It’s a quick overview of your work, a way to get back into the flow or to orient yourself. The dashboard can also be a pleasant motivator, showing you how far you’ve come and how far you have to go.

Inspiration: the color scheme and layout for this dashboard were taken from this year’s Feltron report. The font is Futura Condensed, suggested by Gordon Meyer; Arial Narrow (thanks Jon Tan) works almost as well. For more fontish goodness, see the Periodic Table of Typefaces, thanks Sebastian Stephenson.

Elin points out that the press coverage of Twitter is exceptionally dense. In fact, I find that almost anything you read about Twitter is likely to be wildly wrong. For example, Elin quotes a clinical psychologist who writes that

Twittering stems from a lack of identity. It’s a constant update of who you are, what you are, where you are. Nobody would Twitter if they had a strong sense of identity.

This is absurd.

The prototypical Twitter scenario is simple: you've got a team of colleagues developing a Web site. They're scattered all over the city, or all over the world, because that’s the way we work now. Add a deadline: the client wants a proposal for a huge new project, and they want it on their desk by 5pm tomorrow. And so one person works on a logo and one person works on a framework and two people starts prototyping code and you know that someone is going to have to write some sample copy – when anyone is free. And so you use Twitter to keep track of who is working on what, who might have a free moment, who can lend a hand, who needs help. It’s got nothing to do with identity: it’s about coordination and presence and knowing the rest of your team is pitching in.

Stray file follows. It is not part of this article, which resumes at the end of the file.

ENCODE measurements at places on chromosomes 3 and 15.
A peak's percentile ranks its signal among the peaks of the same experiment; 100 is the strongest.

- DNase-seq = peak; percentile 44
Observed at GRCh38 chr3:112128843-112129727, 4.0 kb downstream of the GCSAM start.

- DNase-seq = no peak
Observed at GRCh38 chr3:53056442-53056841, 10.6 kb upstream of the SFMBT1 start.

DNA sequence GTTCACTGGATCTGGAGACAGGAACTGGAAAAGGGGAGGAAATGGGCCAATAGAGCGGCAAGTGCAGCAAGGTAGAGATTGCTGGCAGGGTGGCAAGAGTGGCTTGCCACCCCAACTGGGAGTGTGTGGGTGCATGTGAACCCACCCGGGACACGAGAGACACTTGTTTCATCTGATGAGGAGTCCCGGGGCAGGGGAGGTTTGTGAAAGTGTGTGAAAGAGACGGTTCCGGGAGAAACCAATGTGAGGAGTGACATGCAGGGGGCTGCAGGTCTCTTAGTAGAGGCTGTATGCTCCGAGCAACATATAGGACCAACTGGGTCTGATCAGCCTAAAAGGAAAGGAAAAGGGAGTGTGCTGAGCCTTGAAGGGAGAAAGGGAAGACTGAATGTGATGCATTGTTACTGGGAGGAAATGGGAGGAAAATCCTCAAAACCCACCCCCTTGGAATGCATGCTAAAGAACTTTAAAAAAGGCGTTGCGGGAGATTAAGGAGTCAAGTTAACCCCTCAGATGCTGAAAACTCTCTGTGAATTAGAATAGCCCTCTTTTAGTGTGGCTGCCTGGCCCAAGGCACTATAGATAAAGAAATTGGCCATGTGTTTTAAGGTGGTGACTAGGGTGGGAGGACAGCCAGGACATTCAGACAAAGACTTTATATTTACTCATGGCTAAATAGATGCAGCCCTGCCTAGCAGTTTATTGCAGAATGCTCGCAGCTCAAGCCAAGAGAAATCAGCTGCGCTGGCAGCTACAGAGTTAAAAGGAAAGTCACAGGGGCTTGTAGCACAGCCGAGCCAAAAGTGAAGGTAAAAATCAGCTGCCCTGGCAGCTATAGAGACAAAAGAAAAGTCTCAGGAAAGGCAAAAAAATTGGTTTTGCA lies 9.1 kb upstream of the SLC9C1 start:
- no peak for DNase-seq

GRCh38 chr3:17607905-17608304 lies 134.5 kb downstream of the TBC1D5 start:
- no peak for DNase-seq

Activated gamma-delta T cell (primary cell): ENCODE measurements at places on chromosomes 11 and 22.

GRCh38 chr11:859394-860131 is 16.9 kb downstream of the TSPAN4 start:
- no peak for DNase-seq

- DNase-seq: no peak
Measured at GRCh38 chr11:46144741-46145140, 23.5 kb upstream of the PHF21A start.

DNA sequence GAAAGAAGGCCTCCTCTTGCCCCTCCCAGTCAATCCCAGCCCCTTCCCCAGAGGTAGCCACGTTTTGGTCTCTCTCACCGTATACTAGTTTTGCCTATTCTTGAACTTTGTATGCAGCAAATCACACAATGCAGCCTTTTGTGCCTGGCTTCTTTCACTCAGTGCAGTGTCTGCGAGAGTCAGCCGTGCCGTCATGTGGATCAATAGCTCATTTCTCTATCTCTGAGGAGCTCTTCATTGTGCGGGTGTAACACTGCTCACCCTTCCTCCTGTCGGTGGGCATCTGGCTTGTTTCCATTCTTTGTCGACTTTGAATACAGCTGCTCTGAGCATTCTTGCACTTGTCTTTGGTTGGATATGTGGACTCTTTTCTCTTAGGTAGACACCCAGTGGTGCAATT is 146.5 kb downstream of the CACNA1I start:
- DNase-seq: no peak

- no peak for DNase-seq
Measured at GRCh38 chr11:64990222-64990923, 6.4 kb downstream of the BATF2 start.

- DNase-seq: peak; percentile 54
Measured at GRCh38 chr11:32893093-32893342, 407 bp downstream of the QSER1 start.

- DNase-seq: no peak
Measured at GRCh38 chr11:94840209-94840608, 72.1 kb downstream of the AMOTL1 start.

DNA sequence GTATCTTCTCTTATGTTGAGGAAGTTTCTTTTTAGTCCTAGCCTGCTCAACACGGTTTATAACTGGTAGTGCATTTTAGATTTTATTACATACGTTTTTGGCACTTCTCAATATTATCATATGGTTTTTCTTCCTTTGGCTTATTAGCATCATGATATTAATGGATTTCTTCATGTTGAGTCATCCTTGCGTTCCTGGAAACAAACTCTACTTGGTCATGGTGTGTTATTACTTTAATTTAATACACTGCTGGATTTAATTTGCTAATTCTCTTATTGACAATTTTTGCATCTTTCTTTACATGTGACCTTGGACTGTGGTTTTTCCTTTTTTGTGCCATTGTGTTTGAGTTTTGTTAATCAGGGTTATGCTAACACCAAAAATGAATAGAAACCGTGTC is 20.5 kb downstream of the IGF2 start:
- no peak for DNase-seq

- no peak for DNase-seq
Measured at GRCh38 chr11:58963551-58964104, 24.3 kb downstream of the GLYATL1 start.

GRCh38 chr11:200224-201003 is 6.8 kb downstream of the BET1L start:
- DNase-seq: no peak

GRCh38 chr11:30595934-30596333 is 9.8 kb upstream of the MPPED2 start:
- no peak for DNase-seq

This is obvious.

You used to do this by walking around the office. You'd stop by everybody’s desk, see who was working, who left early, who was stressing out. You didn’t ask people, “Hey, are you working?” You said, “How about them Cubs?” That didn’t mean you were more worried about the Cubs than the account.